One of the things that strikes me about this passage are the range of needs that Jesus addresses. In the part of the story that is skipped over, Jesus addresses the basic bodily need of hunger. He feeds poor, hungry people.
It can be hard to care about anything else when your belly is empty and there is little to hope for in regard to ending your hunger. Hence, throughout history the church has been concerned with feeding the hungry.
I would argue that in the story of the feeding of the five thousand Jesus is also addressing the interpersonal needs of human beings – our profound need for a sense of belonging in a loving community. His vulnerable sharing leads others to follow suit, and in doing so he gives the people a glimpse of the Kingdom of God in which all are welcome and cared for, where people share with one another.
And then at the end of our reading Jesus devotes himself to healing people of their sickness. He knows that when your body feels miserable it is hard to focus on anything but your bodily affliction.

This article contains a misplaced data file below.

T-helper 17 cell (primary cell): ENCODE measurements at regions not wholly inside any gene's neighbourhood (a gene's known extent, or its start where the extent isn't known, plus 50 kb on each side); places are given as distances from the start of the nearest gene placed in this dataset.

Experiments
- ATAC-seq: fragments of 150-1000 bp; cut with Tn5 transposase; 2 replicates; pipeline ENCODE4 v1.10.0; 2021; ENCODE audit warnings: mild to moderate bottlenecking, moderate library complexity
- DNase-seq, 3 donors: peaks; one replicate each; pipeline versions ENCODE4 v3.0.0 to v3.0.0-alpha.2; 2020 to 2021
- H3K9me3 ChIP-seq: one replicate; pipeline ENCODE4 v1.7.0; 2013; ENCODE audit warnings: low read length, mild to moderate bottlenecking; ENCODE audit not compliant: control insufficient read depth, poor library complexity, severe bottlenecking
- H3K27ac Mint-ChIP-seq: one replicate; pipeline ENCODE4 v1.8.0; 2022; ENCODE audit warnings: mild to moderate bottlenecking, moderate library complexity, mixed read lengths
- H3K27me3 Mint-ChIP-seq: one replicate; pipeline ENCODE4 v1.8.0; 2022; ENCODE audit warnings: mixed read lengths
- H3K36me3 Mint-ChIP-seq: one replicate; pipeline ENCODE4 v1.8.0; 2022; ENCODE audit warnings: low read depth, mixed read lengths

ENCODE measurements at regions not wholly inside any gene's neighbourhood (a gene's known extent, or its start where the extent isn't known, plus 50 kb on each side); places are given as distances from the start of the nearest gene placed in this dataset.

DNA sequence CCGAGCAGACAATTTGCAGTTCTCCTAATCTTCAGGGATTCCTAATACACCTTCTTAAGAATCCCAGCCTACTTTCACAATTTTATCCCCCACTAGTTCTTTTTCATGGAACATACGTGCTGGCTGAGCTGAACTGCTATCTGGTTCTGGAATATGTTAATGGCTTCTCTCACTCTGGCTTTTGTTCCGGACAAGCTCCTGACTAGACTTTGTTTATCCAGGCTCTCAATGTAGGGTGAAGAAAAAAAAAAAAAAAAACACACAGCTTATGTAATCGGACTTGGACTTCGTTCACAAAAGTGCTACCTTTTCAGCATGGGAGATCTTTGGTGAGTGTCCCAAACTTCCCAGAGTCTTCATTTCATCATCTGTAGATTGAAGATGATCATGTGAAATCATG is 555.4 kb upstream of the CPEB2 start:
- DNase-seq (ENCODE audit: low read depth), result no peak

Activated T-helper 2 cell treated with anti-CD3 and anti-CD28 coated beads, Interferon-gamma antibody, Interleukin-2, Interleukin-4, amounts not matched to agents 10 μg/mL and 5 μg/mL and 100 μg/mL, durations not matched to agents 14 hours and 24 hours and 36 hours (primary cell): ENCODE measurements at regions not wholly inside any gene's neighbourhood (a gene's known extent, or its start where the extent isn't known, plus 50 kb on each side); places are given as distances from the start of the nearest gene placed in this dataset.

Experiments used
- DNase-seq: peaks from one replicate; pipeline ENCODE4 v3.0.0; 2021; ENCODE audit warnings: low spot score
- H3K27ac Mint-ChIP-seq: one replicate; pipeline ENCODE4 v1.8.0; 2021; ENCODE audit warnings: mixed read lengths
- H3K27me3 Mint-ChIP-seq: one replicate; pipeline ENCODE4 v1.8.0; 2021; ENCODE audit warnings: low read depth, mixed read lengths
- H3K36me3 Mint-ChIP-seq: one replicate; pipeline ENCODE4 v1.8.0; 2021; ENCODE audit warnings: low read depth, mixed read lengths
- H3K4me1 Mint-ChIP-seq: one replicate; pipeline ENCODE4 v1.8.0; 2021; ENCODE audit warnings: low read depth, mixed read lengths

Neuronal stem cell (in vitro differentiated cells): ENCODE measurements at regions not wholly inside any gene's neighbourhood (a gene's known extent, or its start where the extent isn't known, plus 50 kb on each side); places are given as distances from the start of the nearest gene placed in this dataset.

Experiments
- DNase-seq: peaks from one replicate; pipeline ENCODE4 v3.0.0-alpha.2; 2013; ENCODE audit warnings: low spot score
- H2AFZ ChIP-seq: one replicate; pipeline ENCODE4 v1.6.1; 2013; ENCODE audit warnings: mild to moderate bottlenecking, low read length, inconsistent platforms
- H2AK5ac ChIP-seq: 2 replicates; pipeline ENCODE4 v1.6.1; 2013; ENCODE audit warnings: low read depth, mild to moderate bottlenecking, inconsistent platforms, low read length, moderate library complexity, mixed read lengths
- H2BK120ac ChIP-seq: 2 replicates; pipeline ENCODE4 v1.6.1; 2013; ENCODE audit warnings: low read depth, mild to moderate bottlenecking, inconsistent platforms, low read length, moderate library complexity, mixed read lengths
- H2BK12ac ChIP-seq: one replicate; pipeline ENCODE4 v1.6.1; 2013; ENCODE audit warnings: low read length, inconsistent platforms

The healing ministry of Jesus makes one simple but easily overlooked point very clear. God does not give sickness to people as punishment for sin, although that was a common belief in Jesus’ day, and still common today. Jesus is God’s agent on earth, revealing God’s will, and there is not a single instance in the Gospels in which somebody comes to Jesus seeking healing for a physical affliction and he turns them away telling them that they have brought this sickness upon themselves as an expression of God’s wrath. We can ask why a God of love allows sickness, and that opens up a whole different conversation that probably won’t be fully settled. But the one thing the story makes clear is that when we or a loved one gets sick, it’s not about God punishing us.
Returning to the beginning of our reading, it is striking that Jesus’ initial response to the crowd of people on the shore is not to address their physical needs. For the first few hours there is no mention of him either healing or feeding people.
Rather we are told two things about his initial response: